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Improving hydrocephalus management through an implantable device

53 months
Approved budget:
Professor Simon Malpas
Health issue:
Human genetics and inherited/congenital conditions
Proposal type:
Lay summary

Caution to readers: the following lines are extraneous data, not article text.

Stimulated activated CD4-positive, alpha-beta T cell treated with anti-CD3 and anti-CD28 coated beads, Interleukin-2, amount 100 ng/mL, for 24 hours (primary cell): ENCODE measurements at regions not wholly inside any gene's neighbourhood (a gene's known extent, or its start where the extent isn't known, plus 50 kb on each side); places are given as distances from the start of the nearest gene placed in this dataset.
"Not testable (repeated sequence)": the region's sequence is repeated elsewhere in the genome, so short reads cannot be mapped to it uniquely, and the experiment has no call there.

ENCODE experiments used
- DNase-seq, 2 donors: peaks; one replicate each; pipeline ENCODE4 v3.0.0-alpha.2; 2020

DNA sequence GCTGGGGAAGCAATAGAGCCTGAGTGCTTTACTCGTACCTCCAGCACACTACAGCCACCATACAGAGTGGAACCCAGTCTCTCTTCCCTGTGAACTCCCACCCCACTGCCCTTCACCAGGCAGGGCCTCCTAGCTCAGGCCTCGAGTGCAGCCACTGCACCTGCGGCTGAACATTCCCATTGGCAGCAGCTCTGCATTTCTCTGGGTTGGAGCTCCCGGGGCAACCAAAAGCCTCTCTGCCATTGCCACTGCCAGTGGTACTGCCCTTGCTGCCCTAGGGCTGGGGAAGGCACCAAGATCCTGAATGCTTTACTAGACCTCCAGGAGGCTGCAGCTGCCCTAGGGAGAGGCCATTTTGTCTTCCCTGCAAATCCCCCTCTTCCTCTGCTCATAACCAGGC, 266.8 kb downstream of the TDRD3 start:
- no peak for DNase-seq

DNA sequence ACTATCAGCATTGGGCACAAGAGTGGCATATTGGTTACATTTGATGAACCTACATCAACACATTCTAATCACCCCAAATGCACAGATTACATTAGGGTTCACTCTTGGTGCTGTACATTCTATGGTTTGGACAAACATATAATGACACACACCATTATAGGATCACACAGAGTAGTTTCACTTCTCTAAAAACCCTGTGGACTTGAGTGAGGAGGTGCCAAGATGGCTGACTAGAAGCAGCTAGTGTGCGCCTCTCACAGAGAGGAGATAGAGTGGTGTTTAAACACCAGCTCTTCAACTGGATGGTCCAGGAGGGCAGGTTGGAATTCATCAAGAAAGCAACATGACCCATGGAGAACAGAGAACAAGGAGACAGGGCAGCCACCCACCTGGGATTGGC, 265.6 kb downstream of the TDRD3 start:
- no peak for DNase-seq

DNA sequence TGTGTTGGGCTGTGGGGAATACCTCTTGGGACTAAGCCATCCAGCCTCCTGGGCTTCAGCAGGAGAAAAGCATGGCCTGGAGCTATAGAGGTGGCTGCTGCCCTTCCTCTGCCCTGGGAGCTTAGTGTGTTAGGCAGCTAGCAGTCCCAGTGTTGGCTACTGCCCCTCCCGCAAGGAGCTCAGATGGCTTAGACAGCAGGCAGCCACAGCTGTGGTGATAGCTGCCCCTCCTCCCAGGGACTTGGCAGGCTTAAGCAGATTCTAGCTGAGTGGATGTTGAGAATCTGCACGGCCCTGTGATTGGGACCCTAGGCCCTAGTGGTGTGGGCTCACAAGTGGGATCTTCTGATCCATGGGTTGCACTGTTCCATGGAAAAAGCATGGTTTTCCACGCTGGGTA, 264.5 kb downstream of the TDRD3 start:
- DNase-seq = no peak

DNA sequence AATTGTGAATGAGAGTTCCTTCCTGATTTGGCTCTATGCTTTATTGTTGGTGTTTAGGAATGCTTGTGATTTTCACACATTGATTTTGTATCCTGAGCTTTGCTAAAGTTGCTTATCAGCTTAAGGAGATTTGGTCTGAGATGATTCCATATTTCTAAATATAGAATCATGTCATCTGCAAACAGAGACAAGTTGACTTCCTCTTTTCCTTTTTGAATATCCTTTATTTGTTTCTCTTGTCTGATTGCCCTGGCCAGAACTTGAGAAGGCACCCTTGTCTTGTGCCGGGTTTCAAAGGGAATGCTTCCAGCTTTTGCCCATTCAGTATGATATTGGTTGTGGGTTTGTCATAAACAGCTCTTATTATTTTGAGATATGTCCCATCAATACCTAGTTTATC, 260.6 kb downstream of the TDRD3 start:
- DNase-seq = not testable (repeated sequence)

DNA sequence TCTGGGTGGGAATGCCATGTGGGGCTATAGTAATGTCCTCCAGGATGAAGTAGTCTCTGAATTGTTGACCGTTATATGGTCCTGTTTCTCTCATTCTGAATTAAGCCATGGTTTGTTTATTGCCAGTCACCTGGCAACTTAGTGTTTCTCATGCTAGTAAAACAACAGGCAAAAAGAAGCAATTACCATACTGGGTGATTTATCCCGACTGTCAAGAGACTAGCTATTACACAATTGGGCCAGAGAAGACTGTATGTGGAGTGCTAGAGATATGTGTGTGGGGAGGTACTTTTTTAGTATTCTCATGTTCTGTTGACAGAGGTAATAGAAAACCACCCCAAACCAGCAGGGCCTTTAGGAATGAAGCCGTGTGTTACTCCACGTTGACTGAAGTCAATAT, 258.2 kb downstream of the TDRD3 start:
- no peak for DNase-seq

Imagine you are the parent of a child with water on the brain (hydrocephalus). A shunt catheter was surgically placed to divert excess fluid from the brain to the stomach meaning, rather than being a fatal condition, your child can lead a normal life…with one proviso; that the shunt continues to work. Unfortunately, 50% of shunts will fail within 2 years. The symptoms of early shunt failure, however, are often very similar to a simple headache or non-related infection, which necessitates many costly CT or MRI scans to resolve. Now a team of engineers and neurosurgeons at the University of Auckland want to remove that stress, reduce cost and radiation exposure and the likelihood of missing shunt malfunction by developing a tiny implant which will sense and wirelessly transmit the pressure & temperature inside a person's brain and the flow of fluid through the shunt.